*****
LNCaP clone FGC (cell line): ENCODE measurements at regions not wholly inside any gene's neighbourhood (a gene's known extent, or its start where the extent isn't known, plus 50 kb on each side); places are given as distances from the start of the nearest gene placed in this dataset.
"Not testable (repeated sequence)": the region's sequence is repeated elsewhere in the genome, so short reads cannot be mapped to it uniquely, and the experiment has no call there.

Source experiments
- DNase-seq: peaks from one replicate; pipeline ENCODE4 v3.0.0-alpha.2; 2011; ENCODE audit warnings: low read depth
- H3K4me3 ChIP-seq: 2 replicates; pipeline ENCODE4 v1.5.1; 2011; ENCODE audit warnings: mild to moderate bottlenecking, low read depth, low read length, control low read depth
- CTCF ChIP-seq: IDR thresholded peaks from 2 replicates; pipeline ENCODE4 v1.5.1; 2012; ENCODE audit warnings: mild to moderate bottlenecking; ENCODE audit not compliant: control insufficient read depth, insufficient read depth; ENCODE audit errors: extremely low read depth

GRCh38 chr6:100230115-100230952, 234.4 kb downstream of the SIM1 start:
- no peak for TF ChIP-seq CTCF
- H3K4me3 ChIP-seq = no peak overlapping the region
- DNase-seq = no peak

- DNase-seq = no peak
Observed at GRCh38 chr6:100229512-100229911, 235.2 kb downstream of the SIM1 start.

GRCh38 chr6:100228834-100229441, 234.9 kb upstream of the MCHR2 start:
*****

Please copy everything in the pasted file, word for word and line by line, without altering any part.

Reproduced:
LNCaP clone FGC (cell line): ENCODE measurements at regions not wholly inside any gene's neighbourhood (a gene's known extent, or its start where the extent isn't known, plus 50 kb on each side); places are given as distances from the start of the nearest gene placed in this dataset.
"Not testable (repeated sequence)": the region's sequence is repeated elsewhere in the genome, so short reads cannot be mapped to it uniquely, and the experiment has no call there.

Source experiments
- DNase-seq: peaks from one replicate; pipeline ENCODE4 v3.0.0-alpha.2; 2011; ENCODE audit warnings: low read depth
- H3K4me3 ChIP-seq: 2 replicates; pipeline ENCODE4 v1.5.1; 2011; ENCODE audit warnings: mild to moderate bottlenecking, low read depth, low read length, control low read depth
- CTCF ChIP-seq: IDR thresholded peaks from 2 replicates; pipeline ENCODE4 v1.5.1; 2012; ENCODE audit warnings: mild to moderate bottlenecking; ENCODE audit not compliant: control insufficient read depth, insufficient read depth; ENCODE audit errors: extremely low read depth

GRCh38 chr6:100230115-100230952, 234.4 kb downstream of the SIM1 start:
- no peak for TF ChIP-seq CTCF
- H3K4me3 ChIP-seq = no peak overlapping the region
- DNase-seq = no peak

- DNase-seq = no peak
Observed at GRCh38 chr6:100229512-100229911, 235.2 kb downstream of the SIM1 start.

GRCh38 chr6:100228834-100229441, 234.9 kb upstream of the MCHR2 start: